You can get an idea of just how much my exercise-tracking app shorted me from this map, if you know that I ran around the lake at the north end of of my run (and not as the map suggests, through it), and that I generally followed roads and paths (without cutting nearly as many corners as the map suggests).

I want to reassure people that I will not be posting all of my workouts going forward. I just wanted to post a representative strength training session and run, so that I’d have then here as examples.

Rings on a pull up bar, weights, yoga mat, etc.

I originally got gymnastic rings 18 months ago, when Winfield Village closed its fitness room due to the pandemic.

It’s a great fitness room, and I’d really enjoyed using it for workouts over the previous six years or so, but once I started doing my workouts outdoors with gymnastic rings, I found that I liked that even better, so I carried on with my outdoor workouts even after the fitness room reopened this spring.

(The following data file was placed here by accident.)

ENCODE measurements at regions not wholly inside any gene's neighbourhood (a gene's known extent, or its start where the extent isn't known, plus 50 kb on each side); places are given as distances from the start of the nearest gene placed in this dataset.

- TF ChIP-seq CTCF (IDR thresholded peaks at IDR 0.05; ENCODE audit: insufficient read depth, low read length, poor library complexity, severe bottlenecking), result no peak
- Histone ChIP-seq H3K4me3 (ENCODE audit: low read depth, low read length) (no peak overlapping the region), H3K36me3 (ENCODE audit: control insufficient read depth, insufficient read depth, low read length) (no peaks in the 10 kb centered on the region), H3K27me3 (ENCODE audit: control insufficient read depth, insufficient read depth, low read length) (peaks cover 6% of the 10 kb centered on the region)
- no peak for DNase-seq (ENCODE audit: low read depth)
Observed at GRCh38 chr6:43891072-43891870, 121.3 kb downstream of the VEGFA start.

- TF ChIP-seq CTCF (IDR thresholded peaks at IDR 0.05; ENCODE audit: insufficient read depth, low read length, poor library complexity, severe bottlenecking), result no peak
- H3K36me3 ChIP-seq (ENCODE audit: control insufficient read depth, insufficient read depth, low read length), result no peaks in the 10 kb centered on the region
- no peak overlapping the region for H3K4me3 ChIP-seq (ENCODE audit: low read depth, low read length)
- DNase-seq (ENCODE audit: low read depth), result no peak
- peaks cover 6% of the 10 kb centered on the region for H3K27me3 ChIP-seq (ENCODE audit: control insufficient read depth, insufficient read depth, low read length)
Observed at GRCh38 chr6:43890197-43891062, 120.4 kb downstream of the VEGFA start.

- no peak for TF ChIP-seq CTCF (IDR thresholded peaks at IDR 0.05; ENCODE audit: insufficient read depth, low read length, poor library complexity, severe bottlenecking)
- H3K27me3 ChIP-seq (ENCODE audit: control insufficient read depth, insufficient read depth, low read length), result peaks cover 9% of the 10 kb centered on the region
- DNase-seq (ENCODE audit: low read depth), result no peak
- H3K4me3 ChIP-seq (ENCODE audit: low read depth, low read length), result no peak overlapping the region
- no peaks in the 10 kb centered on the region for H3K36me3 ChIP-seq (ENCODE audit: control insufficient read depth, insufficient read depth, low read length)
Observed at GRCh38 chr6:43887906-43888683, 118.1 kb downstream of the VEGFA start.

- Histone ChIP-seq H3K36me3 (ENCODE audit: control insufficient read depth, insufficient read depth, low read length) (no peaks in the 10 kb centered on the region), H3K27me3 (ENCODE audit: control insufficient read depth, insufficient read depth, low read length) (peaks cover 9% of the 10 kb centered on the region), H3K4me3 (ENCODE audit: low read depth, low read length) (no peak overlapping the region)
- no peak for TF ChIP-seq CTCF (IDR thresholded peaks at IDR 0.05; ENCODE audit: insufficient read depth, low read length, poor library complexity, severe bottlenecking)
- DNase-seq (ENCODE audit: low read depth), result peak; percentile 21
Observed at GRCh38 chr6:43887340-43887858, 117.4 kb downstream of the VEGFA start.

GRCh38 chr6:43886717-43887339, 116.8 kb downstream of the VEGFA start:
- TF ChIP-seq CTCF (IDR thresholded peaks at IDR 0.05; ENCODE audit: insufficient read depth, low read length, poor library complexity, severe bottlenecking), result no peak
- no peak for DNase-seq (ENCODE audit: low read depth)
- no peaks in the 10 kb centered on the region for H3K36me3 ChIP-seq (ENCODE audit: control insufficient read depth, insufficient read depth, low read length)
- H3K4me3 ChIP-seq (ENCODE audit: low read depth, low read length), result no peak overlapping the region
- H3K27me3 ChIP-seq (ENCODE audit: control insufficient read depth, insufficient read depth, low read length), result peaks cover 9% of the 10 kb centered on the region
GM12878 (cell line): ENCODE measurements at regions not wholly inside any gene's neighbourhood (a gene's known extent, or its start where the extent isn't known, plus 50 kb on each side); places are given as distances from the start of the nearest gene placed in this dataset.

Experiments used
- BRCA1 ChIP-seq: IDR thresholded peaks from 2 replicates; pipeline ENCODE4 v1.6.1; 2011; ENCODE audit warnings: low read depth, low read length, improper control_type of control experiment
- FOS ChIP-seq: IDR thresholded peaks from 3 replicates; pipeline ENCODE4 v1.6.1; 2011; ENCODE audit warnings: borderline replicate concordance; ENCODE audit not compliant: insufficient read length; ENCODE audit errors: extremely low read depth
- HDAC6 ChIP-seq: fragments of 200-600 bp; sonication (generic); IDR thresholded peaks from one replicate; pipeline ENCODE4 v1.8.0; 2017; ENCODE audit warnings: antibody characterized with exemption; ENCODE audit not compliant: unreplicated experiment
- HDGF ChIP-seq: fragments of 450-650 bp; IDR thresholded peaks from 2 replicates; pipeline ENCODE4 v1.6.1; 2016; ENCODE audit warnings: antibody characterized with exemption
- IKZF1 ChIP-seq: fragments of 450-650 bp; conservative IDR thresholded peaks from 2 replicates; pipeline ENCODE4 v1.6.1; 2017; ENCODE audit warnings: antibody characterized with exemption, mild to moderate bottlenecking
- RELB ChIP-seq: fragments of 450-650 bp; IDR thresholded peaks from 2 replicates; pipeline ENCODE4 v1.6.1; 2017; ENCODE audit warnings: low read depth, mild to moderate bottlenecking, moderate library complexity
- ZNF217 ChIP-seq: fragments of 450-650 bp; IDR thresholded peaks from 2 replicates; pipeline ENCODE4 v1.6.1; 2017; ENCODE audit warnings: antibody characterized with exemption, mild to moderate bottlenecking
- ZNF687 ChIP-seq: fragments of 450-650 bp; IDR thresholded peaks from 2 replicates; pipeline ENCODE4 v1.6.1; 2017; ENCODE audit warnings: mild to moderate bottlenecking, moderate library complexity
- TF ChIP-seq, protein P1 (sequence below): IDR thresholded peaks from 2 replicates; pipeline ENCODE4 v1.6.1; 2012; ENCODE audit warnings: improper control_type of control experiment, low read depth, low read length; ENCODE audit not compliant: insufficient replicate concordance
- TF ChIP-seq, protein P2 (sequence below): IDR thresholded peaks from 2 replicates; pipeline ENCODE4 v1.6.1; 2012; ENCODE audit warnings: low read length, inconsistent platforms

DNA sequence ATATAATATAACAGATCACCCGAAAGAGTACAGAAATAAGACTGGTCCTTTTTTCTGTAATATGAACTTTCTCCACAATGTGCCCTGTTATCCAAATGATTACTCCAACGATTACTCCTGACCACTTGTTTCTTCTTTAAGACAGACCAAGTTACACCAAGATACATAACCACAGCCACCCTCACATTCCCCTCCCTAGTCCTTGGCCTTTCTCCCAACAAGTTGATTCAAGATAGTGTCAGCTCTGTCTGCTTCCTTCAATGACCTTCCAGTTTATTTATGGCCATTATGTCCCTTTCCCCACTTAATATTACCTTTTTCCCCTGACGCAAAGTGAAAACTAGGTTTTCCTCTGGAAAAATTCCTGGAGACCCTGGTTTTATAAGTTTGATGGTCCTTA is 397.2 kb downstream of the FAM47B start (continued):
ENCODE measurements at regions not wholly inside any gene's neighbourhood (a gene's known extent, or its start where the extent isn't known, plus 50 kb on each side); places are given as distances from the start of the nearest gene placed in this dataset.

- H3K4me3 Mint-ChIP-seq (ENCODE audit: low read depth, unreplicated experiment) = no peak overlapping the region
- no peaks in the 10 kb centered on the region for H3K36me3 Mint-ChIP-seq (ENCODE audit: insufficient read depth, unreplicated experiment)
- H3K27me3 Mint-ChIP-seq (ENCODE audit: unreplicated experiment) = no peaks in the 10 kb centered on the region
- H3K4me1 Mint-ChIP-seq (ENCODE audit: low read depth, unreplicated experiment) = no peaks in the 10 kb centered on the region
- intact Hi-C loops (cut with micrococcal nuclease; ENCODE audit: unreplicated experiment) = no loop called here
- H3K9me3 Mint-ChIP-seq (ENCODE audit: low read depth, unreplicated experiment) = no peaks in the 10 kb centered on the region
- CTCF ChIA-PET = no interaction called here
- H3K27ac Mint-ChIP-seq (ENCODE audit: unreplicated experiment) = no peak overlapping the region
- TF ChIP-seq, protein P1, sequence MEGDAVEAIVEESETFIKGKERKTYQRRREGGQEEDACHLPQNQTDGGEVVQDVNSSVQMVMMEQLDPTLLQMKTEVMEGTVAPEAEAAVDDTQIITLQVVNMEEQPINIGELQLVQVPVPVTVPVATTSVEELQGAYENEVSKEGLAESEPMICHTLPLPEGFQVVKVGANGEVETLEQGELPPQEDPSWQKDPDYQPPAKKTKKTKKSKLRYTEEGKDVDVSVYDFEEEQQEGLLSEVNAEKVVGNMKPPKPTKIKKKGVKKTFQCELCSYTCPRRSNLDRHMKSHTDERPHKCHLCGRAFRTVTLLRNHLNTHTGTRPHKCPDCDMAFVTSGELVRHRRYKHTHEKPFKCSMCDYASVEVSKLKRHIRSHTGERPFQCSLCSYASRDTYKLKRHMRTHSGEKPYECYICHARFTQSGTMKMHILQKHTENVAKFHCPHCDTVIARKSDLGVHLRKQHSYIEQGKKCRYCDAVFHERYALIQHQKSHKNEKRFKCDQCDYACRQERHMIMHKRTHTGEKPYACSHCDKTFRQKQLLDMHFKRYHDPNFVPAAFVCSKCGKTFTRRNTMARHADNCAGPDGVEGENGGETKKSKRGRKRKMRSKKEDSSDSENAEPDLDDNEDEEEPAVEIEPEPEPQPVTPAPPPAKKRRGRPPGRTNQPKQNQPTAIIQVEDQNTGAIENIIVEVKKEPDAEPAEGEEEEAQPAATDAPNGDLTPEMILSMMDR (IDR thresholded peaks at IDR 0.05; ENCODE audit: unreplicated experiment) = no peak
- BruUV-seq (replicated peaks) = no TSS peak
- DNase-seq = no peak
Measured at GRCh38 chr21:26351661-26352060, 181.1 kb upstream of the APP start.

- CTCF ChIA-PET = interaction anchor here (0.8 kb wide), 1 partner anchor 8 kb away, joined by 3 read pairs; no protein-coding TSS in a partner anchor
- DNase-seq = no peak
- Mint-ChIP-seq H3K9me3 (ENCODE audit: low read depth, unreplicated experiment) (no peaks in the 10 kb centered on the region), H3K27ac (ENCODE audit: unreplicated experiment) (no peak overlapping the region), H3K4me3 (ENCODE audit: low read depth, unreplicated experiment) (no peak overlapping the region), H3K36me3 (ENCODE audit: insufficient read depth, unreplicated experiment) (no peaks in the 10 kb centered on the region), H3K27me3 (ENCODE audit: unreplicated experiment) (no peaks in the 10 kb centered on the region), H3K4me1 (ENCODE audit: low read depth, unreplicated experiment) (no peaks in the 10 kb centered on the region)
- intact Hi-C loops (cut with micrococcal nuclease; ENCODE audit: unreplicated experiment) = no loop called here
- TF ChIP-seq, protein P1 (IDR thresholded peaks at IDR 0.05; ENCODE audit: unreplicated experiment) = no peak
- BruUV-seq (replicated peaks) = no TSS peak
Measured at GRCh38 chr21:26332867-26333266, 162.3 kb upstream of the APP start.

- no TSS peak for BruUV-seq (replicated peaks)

These last couple of weeks, the weather is no longer as nice as it has been since early April, so I’ve started experimenting with ways to move my workouts back indoors, without losing the extra fun I’ve been having with gymnastic rings.

Last week I did an indoor workout that was very similar to what I’d been doing a couple of years ago. Today I tried to something more like my outdoor workouts—specifically, by bringing my rings along, and putting them up on the chin-up bar.